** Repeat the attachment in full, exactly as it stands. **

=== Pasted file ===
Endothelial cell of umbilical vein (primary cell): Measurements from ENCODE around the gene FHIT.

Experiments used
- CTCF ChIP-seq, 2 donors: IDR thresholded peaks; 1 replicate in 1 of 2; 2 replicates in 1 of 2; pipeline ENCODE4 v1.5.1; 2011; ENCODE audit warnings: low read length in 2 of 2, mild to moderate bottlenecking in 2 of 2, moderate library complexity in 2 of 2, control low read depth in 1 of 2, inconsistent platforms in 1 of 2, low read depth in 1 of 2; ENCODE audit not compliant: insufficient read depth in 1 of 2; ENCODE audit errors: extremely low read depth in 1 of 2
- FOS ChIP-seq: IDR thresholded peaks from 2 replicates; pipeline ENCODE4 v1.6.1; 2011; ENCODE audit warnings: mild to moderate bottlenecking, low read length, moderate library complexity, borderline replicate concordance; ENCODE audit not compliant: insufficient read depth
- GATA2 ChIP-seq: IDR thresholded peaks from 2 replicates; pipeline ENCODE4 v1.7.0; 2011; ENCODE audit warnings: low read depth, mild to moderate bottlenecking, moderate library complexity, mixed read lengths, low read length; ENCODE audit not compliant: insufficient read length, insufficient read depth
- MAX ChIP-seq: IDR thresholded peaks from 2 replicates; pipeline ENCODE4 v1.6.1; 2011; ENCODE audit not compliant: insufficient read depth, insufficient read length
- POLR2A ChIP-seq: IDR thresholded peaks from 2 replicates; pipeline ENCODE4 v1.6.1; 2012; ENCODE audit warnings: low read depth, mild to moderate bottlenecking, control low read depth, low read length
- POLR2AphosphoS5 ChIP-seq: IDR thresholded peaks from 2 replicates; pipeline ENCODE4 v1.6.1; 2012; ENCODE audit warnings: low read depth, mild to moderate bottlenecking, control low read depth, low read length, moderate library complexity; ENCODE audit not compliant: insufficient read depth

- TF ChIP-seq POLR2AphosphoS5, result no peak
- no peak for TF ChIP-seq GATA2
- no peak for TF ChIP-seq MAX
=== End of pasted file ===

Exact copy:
Endothelial cell of umbilical vein (primary cell): Measurements from ENCODE around the gene FHIT.

Experiments used
- CTCF ChIP-seq, 2 donors: IDR thresholded peaks; 1 replicate in 1 of 2; 2 replicates in 1 of 2; pipeline ENCODE4 v1.5.1; 2011; ENCODE audit warnings: low read length in 2 of 2, mild to moderate bottlenecking in 2 of 2, moderate library complexity in 2 of 2, control low read depth in 1 of 2, inconsistent platforms in 1 of 2, low read depth in 1 of 2; ENCODE audit not compliant: insufficient read depth in 1 of 2; ENCODE audit errors: extremely low read depth in 1 of 2
- FOS ChIP-seq: IDR thresholded peaks from 2 replicates; pipeline ENCODE4 v1.6.1; 2011; ENCODE audit warnings: mild to moderate bottlenecking, low read length, moderate library complexity, borderline replicate concordance; ENCODE audit not compliant: insufficient read depth
- GATA2 ChIP-seq: IDR thresholded peaks from 2 replicates; pipeline ENCODE4 v1.7.0; 2011; ENCODE audit warnings: low read depth, mild to moderate bottlenecking, moderate library complexity, mixed read lengths, low read length; ENCODE audit not compliant: insufficient read length, insufficient read depth
- MAX ChIP-seq: IDR thresholded peaks from 2 replicates; pipeline ENCODE4 v1.6.1; 2011; ENCODE audit not compliant: insufficient read depth, insufficient read length
- POLR2A ChIP-seq: IDR thresholded peaks from 2 replicates; pipeline ENCODE4 v1.6.1; 2012; ENCODE audit warnings: low read depth, mild to moderate bottlenecking, control low read depth, low read length
- POLR2AphosphoS5 ChIP-seq: IDR thresholded peaks from 2 replicates; pipeline ENCODE4 v1.6.1; 2012; ENCODE audit warnings: low read depth, mild to moderate bottlenecking, control low read depth, low read length, moderate library complexity; ENCODE audit not compliant: insufficient read depth

- TF ChIP-seq POLR2AphosphoS5, result no peak
- no peak for TF ChIP-seq GATA2
- no peak for TF ChIP-seq MAX